Charles Darwin is along Shoal Creek at every corner, in every niche. All that I see, every bird, bush, and bug, is spilling forward to an obscure Darwinian end. Life is too brief to see how quickly the world evolves around me. I am not here long enough to witness the changes for myself. Instead I imagine.
I understand the principles, so I apply them to what I see. I conjure images of a fast-forward evolution. Image and imagine are both from the Old French imaginer. Image originally meant “to form a mental picture,” precisely what I do in my Darwinian moments.
Dragonflies are Darwin on steroids. A dragonfly may live a year or more, but most of that time is spent as a nymph plowing through the muck at the bottom of a pond or stream. Dragonfly nymphs are the stuff of legend; there are few more voracious predators. With an extendable lower jaw, the nymphs nail fish and other prey the way that the acid-salivating monster in Alien made quick work of the crew. Dragonflies live most of their lives as nymphs.
The ugly duckling transforms into a swan in summer. The nymphs fix themselves to stems and branches near the water, metamorphose, and emerge from their shells (exuvia) days later as dragonfly tenerals. The tenerals then perch for a few hours while hardening and extending their wings. With a few flaps the adult dragonflies sweep off to capitalize on the few weeks they will enjoy as adults.
Dragonfly life is simple and brief. Eat. Mate. Die. Without this simplicity, Darwin’s evolution fails.
First, dragonflies eat. As nymphs they crave meat. Nymphs consume mosquito larvae like we gobble potato chips. They also relish other aquatic insects and worms, and small aquatic vertebrates like tadpoles and small fish. Adult dragonflies eat just about anything that is edible and can be caught. Unlike purple martins (sorry, they eat larger insects), dragonflies keep mosquito populations under strict control by feasting on them when they are in abundance. They also feed on ants, termites, butterflies, gnats, bees, and other insects (including other dragonflies). Look at it this way. If dragonflies were as large as vultures, we would all carry shotguns.
Dragonflies mate. Survival in itself is an evolutionary dead end. Dragonflies must reproduce.
A brief life as an adult precludes any court and spark. Dragonflies cut to the chase. Males grab females as they float by and wrestle into position to deposit their sperm. Some male dragonflies leave a plug in the female after mating to keep other males from stealing their thunder. In the dead of summer (high time for dragonflies) there is no pond, puddle, creek, or river that is not swarming with breeding dragonflies. Female wandering gliders often try to lay eggs in the sun reflecting off of the hood of my car. Gravid females dip their tails into the water to deposit eggs (ovoposit), and males hover over the laying females to ensure that their sperm isn’t replaced by another male sneaking in on the action at the last minute. No love is lost where there is no love.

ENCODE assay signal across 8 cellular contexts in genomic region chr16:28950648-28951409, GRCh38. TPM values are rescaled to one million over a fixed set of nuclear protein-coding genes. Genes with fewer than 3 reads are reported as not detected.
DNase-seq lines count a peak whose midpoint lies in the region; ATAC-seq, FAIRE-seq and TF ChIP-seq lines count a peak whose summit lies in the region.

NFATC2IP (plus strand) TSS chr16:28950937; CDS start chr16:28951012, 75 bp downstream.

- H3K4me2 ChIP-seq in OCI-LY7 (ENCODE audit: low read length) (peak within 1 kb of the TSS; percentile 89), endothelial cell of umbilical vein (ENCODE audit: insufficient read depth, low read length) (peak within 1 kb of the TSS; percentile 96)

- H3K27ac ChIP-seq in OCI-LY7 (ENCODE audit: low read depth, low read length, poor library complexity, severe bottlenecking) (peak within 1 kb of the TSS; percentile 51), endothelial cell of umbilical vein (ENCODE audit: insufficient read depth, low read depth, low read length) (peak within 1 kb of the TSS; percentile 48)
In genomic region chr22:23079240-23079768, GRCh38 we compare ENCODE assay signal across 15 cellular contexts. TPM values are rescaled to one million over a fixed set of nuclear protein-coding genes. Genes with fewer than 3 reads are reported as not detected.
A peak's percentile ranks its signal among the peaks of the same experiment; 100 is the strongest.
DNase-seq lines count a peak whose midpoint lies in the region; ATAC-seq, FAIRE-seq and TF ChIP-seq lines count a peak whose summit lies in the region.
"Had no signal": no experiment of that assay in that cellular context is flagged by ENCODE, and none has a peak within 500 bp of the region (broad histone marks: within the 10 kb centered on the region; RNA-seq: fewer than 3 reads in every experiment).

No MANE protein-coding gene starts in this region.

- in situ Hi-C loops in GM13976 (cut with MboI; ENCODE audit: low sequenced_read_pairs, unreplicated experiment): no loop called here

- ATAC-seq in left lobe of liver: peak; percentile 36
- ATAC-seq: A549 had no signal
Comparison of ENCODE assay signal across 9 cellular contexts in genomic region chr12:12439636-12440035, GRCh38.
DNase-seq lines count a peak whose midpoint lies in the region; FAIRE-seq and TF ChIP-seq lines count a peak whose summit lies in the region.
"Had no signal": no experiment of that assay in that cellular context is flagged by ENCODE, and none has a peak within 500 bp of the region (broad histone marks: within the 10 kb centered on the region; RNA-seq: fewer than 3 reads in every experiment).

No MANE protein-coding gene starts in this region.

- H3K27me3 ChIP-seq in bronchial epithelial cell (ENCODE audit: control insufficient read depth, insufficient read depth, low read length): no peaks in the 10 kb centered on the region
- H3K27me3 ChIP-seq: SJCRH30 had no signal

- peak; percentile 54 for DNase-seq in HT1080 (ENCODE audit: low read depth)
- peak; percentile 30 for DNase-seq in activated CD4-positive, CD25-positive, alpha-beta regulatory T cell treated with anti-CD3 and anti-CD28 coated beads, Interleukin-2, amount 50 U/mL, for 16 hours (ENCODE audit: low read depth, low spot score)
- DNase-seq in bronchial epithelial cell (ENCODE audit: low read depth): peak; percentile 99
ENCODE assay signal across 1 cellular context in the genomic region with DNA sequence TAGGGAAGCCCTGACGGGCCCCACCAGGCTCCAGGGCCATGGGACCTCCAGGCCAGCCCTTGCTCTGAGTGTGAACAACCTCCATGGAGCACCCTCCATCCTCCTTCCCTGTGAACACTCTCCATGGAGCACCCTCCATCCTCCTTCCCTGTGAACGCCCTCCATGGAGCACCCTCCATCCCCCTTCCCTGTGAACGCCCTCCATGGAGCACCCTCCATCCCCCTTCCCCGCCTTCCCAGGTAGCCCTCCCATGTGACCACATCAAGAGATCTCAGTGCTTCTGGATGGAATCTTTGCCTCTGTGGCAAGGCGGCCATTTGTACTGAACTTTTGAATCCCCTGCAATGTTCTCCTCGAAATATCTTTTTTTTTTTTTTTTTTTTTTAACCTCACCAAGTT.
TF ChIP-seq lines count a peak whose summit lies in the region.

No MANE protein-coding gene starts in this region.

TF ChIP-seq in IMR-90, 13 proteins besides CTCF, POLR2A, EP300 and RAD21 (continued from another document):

Only a few eggs will survive to become nymphs. Nymphs prey on fish; fish prey on eggs. While photographing a darner (another type of dragonfly) over a small pond near Las Cruces I watched in horror as a largemouth bass burst out of the water and gobbled it whole. Mississippi kites are especially fond of dragonflies, dismantling them, piece by piece, on the wing. When the survival rates are low, adults must produce copious numbers of young. There is no nurture, only nature, with dragonflies.
Evolution demands countless generations to combine minuscule advantageous changes to form a new organism. These countless generations need adults to die and get out of the way. Once the young have been raised, adults are castaways. Dragonflies are generous in this regard; adults rarely live longer than a couple of months.
But what a show while it lasts! The best time to see dragonflies in Austin is during the hottest time of day during the hottest season. Dragonflies are an earned experience. Poke around Shoal Creek or Pease Park any afternoon during the next month or so and you will see them by the hundreds. Take even more time and walk around Lady Bird Lake and you will see thousands.
Dragonflies tolerate poor water quality better than damselflies, but both depend on the quality and consistency of a flow in Shoal Creek. Do you want a simple way to control the mosquitoes in the yard? Let’s get more consistent flows into Shoal Creek and allow the odonates (both dragonflies and damselflies) to proliferate.
Enjoy this time of year along our creek. Keep an eye out for the old man. He appears in the oddest places, but his presence is always felt.
Ted Lee Eubanks
30 July 2013